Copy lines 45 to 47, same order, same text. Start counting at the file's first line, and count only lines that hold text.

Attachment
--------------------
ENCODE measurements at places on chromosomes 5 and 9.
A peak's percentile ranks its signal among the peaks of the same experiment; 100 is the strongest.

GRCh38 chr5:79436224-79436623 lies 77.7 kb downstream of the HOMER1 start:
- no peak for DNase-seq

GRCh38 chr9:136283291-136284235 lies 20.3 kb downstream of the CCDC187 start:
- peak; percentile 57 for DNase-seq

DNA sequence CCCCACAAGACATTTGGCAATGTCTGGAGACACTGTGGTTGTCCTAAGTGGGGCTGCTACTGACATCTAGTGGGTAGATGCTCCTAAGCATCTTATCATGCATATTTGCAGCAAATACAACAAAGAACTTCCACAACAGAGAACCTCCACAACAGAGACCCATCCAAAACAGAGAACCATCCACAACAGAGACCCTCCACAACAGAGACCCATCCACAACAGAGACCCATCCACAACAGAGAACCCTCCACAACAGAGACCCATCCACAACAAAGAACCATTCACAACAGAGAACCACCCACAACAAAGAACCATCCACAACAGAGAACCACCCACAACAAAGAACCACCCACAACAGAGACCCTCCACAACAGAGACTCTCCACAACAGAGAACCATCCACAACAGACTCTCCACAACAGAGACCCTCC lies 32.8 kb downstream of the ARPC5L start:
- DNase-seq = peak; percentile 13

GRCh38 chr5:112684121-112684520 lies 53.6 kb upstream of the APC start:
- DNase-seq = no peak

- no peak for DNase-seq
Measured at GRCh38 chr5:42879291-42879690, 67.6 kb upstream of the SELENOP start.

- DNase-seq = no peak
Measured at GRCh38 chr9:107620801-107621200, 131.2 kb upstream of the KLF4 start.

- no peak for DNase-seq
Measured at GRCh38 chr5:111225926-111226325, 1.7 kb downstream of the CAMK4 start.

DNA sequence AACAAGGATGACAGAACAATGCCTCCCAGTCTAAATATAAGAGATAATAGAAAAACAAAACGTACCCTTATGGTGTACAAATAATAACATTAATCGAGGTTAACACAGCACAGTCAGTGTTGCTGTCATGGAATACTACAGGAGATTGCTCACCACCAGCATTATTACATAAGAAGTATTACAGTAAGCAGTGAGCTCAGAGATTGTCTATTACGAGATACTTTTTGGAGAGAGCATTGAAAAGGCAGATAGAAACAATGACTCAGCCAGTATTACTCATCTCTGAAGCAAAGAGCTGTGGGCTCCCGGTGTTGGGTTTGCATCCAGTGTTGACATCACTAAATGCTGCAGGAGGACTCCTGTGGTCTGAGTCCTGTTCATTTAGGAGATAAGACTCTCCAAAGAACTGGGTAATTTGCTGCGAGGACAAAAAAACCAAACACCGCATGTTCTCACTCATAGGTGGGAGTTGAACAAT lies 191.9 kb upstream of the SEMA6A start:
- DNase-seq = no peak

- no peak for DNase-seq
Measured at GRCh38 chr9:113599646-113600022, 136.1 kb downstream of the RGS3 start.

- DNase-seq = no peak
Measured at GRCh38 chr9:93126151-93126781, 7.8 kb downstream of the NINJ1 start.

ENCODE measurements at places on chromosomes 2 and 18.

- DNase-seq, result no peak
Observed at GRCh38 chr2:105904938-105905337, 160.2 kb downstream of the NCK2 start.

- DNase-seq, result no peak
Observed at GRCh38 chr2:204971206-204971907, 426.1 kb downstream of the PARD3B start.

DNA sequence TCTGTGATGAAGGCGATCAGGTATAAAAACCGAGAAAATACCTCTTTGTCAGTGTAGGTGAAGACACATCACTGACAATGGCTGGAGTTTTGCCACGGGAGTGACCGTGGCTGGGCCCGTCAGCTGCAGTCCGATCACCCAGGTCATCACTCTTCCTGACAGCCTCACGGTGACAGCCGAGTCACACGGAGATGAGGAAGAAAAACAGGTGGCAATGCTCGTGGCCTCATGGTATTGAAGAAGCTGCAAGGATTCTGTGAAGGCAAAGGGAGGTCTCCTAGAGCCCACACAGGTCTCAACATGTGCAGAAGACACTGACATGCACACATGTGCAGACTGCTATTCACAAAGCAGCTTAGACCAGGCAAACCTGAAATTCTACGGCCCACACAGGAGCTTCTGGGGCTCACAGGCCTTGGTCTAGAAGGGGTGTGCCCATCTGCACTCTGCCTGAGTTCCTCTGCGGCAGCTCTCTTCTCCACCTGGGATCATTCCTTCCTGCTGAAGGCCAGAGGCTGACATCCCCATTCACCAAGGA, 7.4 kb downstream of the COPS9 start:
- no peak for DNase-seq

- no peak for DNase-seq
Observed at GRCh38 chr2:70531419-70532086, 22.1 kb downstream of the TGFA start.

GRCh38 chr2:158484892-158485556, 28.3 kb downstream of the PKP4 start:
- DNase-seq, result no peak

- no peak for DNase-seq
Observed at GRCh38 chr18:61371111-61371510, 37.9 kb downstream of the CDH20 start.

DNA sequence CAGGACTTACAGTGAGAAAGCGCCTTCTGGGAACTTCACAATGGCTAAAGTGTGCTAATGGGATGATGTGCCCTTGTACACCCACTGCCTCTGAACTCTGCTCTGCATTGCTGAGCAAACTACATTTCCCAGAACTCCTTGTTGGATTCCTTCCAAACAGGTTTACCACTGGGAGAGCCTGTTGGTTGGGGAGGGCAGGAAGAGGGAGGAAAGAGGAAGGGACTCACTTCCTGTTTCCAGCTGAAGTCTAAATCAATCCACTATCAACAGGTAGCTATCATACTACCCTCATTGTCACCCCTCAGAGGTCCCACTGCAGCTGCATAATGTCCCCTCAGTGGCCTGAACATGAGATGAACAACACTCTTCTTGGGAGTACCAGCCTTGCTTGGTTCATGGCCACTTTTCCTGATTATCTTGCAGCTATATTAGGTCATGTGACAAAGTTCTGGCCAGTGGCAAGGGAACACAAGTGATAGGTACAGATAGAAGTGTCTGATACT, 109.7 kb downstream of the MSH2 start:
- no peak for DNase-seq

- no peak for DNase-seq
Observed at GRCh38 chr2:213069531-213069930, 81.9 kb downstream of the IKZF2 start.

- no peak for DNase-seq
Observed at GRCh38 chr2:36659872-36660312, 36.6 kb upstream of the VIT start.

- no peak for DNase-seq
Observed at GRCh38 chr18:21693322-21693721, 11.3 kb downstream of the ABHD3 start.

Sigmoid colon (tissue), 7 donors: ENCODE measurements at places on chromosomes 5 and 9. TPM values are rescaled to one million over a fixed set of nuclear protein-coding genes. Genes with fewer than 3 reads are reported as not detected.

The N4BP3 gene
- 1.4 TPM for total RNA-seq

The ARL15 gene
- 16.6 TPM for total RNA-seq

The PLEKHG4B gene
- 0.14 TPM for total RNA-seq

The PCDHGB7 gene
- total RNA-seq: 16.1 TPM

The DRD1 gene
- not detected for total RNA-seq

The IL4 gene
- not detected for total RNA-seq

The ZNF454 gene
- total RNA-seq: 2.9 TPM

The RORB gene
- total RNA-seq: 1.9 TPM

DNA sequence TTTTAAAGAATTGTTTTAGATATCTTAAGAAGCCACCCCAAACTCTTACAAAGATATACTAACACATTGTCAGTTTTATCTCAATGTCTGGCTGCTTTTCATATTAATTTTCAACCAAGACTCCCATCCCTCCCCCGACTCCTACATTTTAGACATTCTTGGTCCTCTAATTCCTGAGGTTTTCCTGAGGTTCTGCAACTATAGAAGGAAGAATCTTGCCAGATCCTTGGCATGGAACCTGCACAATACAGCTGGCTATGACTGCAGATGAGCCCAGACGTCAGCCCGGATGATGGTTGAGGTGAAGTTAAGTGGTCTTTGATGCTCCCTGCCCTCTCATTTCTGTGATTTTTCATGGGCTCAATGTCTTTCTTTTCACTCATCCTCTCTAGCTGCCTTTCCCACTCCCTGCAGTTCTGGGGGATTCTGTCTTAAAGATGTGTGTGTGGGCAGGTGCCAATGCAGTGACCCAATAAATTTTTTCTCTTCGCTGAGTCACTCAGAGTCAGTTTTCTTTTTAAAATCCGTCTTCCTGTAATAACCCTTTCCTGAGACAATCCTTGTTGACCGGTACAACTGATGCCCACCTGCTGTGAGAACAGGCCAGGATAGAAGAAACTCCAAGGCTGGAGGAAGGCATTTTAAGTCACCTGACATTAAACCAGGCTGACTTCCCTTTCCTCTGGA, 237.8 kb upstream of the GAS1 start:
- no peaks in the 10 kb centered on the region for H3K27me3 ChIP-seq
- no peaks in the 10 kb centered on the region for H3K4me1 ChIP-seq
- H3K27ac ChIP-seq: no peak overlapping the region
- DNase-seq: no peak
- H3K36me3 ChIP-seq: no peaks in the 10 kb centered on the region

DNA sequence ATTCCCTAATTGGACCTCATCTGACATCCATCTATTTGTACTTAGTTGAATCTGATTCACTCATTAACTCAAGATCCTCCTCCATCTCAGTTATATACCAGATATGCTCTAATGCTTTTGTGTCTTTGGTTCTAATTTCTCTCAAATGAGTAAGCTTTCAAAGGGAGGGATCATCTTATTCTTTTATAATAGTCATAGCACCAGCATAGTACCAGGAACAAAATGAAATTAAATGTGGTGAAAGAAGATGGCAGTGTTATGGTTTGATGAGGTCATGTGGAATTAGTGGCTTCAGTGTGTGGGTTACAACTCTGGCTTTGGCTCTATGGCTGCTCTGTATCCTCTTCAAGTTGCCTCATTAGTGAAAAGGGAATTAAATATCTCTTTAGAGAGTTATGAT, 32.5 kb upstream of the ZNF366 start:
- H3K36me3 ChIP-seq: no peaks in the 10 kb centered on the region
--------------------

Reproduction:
The N4BP3 gene
- 1.4 TPM for total RNA-seq

The ARL15 gene